Clear and visual management

In times of big data and virtually unlimited information, supply chain managers often struggle to see what is really important as basis for their day-to-day decisions. Therefore, it is key to focus on providing relevant information as basis for decision making. Furthermore, it is required to introduce easy-to-understand management methods to supply chain planning directing planner’s attention to where it’s required most.

Demand-Driven SCM: a holistic solution framework

Those key changes sound reasonable and most of them probably don’t come as a surprise– yet, without a holistic approach covering the supply chain end-to-end they are very difficult to achieve. Demand-Driven Supply Chain Management (DDSCM) with Demand-Driven MRP (DDMRP) as the planning engine addresses those key changes – providing better customer service with overall reduced inventories and expedite-related cost at the same time. It is the basis for many successful supply chain transformations we conducted with our clients across various industries.

Key difference compared to classical approaches is the combination of four solution elements being utilized by the unique end-to-end DDMRP planning logic:

Figure 3: DDMRP Elements

Pacing operations to actual demand

One of the main sources of nervousness and variability in the supply chain is the usage of forecasts – which are, by definition, always wrong – as direct input for triggering replenishments and production. By separating tactical planning/ parameterization (still using forecasts) from short-term planning/ execution (utilizing actual demand information) variability is massively reduced and resources are only being used to produce products which are actually sold.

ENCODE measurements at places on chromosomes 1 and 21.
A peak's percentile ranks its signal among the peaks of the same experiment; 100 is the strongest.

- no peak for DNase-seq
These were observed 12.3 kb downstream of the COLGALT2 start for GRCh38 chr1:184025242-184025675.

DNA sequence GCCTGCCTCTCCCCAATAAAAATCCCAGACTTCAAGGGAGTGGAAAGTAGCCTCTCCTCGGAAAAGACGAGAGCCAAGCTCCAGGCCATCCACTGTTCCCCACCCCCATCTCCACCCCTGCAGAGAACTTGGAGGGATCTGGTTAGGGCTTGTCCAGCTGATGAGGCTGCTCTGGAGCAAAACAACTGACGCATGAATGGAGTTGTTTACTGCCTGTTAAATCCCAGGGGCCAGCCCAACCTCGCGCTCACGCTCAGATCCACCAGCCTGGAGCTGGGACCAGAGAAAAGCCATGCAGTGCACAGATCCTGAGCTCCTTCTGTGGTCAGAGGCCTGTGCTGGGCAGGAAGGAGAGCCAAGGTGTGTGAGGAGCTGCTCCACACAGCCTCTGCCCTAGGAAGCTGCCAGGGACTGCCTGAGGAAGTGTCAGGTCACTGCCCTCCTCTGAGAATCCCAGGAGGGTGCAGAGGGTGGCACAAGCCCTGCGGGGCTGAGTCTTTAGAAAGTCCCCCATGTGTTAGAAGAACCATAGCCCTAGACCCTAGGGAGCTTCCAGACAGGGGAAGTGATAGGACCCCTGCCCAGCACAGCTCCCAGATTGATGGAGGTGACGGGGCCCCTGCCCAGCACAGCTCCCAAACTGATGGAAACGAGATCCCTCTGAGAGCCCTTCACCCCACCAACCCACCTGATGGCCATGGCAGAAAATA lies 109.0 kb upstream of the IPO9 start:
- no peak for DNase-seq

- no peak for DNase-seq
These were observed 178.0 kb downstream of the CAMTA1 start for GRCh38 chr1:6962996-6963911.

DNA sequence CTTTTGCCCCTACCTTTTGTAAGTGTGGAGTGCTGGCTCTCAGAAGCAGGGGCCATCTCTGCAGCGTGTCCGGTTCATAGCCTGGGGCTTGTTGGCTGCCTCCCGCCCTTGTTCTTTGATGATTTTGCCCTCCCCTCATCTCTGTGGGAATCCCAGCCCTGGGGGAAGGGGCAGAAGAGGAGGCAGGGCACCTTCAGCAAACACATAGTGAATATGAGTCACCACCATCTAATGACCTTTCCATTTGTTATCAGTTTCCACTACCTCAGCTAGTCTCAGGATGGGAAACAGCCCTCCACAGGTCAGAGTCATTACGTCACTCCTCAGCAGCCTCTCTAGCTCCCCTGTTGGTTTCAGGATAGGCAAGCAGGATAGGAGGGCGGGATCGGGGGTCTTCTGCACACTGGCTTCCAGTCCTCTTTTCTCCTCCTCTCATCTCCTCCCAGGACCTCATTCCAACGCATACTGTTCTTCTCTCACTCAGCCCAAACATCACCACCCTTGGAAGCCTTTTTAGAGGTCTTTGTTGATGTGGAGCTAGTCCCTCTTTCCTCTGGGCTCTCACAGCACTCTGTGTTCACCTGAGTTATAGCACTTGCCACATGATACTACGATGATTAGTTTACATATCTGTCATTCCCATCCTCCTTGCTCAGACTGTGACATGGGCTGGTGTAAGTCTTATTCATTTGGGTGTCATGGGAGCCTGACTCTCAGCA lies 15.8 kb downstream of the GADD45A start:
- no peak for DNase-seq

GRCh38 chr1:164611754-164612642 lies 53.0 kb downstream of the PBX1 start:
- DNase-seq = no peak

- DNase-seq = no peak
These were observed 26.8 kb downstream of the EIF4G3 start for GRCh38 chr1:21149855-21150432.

Strategic placement of decoupling points

Another source of variability is the fact that classical MRP-based planning approaches treat everything along the supply chain as dependent to plan replenishment and production across value chain stages and product hierarchies. By using strategically placed decoupling points the amplification of variability along the supply chain is stopped and variability is reduced. Furthermore, planning horizons are dramatically shortened and the utilization of actual demand as trigger for replenishments becomes possible. For instance, by introducing strategic decoupling points within the semi-finished good supply chain of a large steel manufacturer, planning-relevant lead times have been reduced by 50% leading to an overall inventory reduction of 35% with even improved internal material availability.